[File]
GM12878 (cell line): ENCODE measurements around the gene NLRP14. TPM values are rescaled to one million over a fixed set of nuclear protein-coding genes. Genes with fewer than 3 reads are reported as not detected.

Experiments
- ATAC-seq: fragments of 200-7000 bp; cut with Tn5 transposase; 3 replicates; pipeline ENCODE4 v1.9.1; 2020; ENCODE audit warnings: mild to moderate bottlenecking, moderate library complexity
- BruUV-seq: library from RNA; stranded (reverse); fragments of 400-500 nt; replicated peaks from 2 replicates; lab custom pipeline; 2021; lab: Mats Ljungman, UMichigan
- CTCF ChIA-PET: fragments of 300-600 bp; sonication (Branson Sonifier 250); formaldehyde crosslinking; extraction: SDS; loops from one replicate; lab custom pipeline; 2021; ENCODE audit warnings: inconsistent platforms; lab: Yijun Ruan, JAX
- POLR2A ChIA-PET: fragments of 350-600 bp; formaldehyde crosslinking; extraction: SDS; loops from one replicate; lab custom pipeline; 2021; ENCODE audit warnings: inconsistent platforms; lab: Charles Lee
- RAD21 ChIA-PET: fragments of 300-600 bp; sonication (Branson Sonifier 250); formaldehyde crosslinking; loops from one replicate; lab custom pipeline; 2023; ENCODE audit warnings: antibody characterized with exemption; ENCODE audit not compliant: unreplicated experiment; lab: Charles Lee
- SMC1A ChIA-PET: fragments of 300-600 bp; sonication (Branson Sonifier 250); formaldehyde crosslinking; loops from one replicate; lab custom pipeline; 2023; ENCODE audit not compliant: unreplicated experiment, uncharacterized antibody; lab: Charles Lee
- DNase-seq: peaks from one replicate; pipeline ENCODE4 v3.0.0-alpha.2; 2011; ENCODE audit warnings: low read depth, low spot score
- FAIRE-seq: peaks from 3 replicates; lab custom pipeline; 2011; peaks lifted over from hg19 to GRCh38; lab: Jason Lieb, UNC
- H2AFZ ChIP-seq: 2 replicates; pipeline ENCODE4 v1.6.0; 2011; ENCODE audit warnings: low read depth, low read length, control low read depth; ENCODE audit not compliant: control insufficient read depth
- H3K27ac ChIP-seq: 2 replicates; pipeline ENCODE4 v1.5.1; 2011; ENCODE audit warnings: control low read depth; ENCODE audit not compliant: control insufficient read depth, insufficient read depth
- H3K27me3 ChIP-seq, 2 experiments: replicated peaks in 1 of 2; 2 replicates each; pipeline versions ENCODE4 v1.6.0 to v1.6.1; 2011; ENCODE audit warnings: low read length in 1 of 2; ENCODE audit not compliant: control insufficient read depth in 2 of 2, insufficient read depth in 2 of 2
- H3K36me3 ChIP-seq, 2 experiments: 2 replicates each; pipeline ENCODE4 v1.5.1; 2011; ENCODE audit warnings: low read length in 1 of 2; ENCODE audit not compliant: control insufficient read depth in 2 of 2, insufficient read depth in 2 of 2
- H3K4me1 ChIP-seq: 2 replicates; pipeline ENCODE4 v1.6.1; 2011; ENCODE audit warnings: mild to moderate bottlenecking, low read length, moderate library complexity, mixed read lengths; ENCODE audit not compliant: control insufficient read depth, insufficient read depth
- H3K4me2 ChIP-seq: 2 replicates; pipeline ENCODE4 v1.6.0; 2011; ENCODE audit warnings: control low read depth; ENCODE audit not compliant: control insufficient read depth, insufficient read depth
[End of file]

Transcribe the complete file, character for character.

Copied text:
GM12878 (cell line): ENCODE measurements around the gene NLRP14. TPM values are rescaled to one million over a fixed set of nuclear protein-coding genes. Genes with fewer than 3 reads are reported as not detected.

Experiments
- ATAC-seq: fragments of 200-7000 bp; cut with Tn5 transposase; 3 replicates; pipeline ENCODE4 v1.9.1; 2020; ENCODE audit warnings: mild to moderate bottlenecking, moderate library complexity
- BruUV-seq: library from RNA; stranded (reverse); fragments of 400-500 nt; replicated peaks from 2 replicates; lab custom pipeline; 2021; lab: Mats Ljungman, UMichigan
- CTCF ChIA-PET: fragments of 300-600 bp; sonication (Branson Sonifier 250); formaldehyde crosslinking; extraction: SDS; loops from one replicate; lab custom pipeline; 2021; ENCODE audit warnings: inconsistent platforms; lab: Yijun Ruan, JAX
- POLR2A ChIA-PET: fragments of 350-600 bp; formaldehyde crosslinking; extraction: SDS; loops from one replicate; lab custom pipeline; 2021; ENCODE audit warnings: inconsistent platforms; lab: Charles Lee
- RAD21 ChIA-PET: fragments of 300-600 bp; sonication (Branson Sonifier 250); formaldehyde crosslinking; loops from one replicate; lab custom pipeline; 2023; ENCODE audit warnings: antibody characterized with exemption; ENCODE audit not compliant: unreplicated experiment; lab: Charles Lee
- SMC1A ChIA-PET: fragments of 300-600 bp; sonication (Branson Sonifier 250); formaldehyde crosslinking; loops from one replicate; lab custom pipeline; 2023; ENCODE audit not compliant: unreplicated experiment, uncharacterized antibody; lab: Charles Lee
- DNase-seq: peaks from one replicate; pipeline ENCODE4 v3.0.0-alpha.2; 2011; ENCODE audit warnings: low read depth, low spot score
- FAIRE-seq: peaks from 3 replicates; lab custom pipeline; 2011; peaks lifted over from hg19 to GRCh38; lab: Jason Lieb, UNC
- H2AFZ ChIP-seq: 2 replicates; pipeline ENCODE4 v1.6.0; 2011; ENCODE audit warnings: low read depth, low read length, control low read depth; ENCODE audit not compliant: control insufficient read depth
- H3K27ac ChIP-seq: 2 replicates; pipeline ENCODE4 v1.5.1; 2011; ENCODE audit warnings: control low read depth; ENCODE audit not compliant: control insufficient read depth, insufficient read depth
- H3K27me3 ChIP-seq, 2 experiments: replicated peaks in 1 of 2; 2 replicates each; pipeline versions ENCODE4 v1.6.0 to v1.6.1; 2011; ENCODE audit warnings: low read length in 1 of 2; ENCODE audit not compliant: control insufficient read depth in 2 of 2, insufficient read depth in 2 of 2
- H3K36me3 ChIP-seq, 2 experiments: 2 replicates each; pipeline ENCODE4 v1.5.1; 2011; ENCODE audit warnings: low read length in 1 of 2; ENCODE audit not compliant: control insufficient read depth in 2 of 2, insufficient read depth in 2 of 2
- H3K4me1 ChIP-seq: 2 replicates; pipeline ENCODE4 v1.6.1; 2011; ENCODE audit warnings: mild to moderate bottlenecking, low read length, moderate library complexity, mixed read lengths; ENCODE audit not compliant: control insufficient read depth, insufficient read depth
- H3K4me2 ChIP-seq: 2 replicates; pipeline ENCODE4 v1.6.0; 2011; ENCODE audit warnings: control low read depth; ENCODE audit not compliant: control insufficient read depth, insufficient read depth